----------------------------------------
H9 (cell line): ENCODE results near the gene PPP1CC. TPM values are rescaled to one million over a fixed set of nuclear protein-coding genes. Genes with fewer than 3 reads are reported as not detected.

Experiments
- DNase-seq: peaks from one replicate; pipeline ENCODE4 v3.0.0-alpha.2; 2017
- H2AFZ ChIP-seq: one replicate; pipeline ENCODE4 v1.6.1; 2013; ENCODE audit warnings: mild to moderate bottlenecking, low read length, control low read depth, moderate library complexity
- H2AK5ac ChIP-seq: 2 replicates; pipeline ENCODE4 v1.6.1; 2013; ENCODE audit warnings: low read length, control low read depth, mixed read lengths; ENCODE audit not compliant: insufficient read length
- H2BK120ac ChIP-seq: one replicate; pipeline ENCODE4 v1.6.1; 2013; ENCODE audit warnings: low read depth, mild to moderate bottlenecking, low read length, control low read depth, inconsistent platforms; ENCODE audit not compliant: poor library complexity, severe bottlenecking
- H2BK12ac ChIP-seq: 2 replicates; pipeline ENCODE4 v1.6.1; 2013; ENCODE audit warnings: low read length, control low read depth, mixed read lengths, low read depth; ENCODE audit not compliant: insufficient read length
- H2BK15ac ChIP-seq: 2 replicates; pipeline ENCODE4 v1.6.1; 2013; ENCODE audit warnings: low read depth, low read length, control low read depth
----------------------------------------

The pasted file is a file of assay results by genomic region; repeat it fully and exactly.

H9 (cell line): ENCODE results near the gene PPP1CC. TPM values are rescaled to one million over a fixed set of nuclear protein-coding genes. Genes with fewer than 3 reads are reported as not detected.

Experiments
- DNase-seq: peaks from one replicate; pipeline ENCODE4 v3.0.0-alpha.2; 2017
- H2AFZ ChIP-seq: one replicate; pipeline ENCODE4 v1.6.1; 2013; ENCODE audit warnings: mild to moderate bottlenecking, low read length, control low read depth, moderate library complexity
- H2AK5ac ChIP-seq: 2 replicates; pipeline ENCODE4 v1.6.1; 2013; ENCODE audit warnings: low read length, control low read depth, mixed read lengths; ENCODE audit not compliant: insufficient read length
- H2BK120ac ChIP-seq: one replicate; pipeline ENCODE4 v1.6.1; 2013; ENCODE audit warnings: low read depth, mild to moderate bottlenecking, low read length, control low read depth, inconsistent platforms; ENCODE audit not compliant: poor library complexity, severe bottlenecking
- H2BK12ac ChIP-seq: 2 replicates; pipeline ENCODE4 v1.6.1; 2013; ENCODE audit warnings: low read length, control low read depth, mixed read lengths, low read depth; ENCODE audit not compliant: insufficient read length
- H2BK15ac ChIP-seq: 2 replicates; pipeline ENCODE4 v1.6.1; 2013; ENCODE audit warnings: low read depth, low read length, control low read depth